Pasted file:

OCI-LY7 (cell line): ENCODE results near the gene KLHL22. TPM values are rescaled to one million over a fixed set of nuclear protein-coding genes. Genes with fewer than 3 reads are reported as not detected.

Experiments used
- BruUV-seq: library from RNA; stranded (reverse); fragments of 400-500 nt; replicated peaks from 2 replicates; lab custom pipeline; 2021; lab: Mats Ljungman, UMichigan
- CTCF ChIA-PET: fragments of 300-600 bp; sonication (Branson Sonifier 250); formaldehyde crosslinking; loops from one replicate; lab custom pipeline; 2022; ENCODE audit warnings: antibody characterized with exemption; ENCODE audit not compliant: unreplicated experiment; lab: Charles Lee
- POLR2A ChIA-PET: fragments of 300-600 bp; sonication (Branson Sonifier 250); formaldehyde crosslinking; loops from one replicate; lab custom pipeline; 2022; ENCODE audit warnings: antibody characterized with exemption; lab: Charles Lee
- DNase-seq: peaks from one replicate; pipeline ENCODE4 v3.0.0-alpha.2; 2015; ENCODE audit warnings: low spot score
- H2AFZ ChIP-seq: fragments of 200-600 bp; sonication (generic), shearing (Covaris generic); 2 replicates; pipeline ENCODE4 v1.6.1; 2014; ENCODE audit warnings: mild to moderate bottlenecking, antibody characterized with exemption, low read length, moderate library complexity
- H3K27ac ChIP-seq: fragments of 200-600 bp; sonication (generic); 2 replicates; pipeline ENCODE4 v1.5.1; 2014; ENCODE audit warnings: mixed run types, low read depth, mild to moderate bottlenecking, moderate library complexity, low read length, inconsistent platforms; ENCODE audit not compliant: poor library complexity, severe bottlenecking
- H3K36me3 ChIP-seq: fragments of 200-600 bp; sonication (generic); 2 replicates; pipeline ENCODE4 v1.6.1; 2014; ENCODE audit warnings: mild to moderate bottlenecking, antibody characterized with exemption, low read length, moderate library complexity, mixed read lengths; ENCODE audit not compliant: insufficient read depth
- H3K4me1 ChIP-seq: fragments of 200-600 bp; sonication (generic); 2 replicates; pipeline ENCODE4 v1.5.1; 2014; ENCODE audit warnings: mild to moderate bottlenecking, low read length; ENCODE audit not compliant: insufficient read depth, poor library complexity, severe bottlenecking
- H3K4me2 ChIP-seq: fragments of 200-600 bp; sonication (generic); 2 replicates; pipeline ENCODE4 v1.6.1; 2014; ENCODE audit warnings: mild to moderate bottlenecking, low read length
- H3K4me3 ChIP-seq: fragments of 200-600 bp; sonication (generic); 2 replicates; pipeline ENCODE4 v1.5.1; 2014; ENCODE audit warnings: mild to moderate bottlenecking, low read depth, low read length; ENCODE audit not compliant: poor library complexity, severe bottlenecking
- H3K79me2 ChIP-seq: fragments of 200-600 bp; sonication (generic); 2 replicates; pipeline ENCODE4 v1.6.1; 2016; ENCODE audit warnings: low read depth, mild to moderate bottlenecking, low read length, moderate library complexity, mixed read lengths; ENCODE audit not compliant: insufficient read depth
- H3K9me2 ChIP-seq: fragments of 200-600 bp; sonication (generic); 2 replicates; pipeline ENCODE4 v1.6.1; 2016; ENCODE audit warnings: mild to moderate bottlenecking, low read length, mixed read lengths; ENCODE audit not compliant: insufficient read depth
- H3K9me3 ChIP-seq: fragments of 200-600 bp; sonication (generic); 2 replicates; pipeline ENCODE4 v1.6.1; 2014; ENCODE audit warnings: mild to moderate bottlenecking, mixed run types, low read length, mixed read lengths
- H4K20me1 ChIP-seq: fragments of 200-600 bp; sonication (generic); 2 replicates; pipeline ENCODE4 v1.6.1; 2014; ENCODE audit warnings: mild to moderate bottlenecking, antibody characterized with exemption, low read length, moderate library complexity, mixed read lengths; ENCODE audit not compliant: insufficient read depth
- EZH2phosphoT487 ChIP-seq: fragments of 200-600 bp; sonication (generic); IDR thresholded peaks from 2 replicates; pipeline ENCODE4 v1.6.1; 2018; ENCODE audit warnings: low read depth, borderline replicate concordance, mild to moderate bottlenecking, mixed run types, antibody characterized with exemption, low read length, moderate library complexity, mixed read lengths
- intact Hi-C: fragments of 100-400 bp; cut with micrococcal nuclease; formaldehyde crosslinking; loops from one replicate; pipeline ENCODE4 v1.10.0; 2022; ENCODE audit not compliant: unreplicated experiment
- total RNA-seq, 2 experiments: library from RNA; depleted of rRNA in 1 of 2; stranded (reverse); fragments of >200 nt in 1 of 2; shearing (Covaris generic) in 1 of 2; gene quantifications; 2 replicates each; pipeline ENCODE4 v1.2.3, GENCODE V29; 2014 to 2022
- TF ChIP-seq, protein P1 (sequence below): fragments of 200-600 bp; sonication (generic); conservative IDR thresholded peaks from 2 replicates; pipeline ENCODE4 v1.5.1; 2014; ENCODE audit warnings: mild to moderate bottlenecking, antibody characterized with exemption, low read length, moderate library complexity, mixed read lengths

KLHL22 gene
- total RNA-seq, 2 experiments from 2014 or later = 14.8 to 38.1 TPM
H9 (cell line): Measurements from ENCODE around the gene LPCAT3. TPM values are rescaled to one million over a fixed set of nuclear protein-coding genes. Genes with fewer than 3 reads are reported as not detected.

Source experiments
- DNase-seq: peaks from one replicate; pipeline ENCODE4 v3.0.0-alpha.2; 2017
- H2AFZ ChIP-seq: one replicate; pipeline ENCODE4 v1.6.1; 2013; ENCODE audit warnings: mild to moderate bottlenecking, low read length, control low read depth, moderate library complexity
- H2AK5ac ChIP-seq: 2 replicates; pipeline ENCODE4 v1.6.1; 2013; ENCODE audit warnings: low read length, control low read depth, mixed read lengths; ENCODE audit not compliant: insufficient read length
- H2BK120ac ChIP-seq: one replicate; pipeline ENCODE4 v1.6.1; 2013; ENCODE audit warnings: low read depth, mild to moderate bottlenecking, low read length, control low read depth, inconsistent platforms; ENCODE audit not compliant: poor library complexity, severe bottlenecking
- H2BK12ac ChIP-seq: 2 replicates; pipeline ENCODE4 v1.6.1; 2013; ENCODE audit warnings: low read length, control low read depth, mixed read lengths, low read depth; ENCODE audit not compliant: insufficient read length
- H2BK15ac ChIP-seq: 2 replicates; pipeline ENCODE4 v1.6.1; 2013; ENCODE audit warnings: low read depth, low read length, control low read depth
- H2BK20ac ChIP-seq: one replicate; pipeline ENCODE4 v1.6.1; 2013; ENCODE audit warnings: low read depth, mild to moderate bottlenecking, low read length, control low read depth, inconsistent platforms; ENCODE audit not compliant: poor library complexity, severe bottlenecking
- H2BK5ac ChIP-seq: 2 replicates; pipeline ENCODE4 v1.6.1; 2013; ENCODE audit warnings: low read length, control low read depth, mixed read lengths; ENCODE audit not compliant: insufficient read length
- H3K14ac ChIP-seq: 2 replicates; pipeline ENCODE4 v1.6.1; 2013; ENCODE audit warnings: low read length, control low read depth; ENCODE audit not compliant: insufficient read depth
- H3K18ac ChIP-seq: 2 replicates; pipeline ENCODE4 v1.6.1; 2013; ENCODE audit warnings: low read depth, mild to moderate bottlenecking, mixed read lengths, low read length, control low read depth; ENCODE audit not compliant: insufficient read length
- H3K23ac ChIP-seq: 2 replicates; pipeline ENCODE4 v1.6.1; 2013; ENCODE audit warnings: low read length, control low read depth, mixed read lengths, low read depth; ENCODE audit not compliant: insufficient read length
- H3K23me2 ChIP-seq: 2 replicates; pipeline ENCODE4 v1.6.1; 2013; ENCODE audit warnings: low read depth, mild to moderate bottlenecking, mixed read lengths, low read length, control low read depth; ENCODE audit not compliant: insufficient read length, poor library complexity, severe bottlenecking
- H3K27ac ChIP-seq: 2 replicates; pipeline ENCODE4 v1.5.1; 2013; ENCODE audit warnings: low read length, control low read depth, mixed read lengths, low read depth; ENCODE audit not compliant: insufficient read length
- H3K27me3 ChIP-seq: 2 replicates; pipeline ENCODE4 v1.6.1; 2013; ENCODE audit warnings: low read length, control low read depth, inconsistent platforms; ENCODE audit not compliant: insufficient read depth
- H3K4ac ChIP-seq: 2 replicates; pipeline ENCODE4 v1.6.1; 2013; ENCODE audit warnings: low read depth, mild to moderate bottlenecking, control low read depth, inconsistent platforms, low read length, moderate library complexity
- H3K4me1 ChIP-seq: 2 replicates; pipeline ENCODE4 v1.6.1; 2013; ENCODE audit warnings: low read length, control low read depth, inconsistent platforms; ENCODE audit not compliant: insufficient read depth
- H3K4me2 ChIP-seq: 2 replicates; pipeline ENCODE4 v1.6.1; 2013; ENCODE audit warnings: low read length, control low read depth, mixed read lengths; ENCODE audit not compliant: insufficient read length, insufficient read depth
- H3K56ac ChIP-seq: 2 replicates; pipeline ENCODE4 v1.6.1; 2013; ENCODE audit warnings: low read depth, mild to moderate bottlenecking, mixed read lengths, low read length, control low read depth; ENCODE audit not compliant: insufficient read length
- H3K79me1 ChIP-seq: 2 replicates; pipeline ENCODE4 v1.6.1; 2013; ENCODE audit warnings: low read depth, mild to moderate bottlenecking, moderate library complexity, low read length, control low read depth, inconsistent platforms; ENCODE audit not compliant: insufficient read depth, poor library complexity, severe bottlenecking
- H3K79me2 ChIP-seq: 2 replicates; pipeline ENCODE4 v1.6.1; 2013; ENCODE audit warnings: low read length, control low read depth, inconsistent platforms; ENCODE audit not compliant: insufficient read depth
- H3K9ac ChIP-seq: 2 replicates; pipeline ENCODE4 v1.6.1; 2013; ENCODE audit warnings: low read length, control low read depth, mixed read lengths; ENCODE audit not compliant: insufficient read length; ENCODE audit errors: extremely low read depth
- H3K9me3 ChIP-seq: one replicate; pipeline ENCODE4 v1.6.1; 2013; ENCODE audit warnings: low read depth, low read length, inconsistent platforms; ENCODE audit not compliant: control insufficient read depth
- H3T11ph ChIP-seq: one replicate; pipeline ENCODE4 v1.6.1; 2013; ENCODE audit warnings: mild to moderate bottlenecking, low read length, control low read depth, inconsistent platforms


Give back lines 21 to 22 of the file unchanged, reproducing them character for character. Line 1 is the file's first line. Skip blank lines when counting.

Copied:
KLHL22 gene
- total RNA-seq, 2 experiments from 2014 or later = 14.8 to 38.1 TPM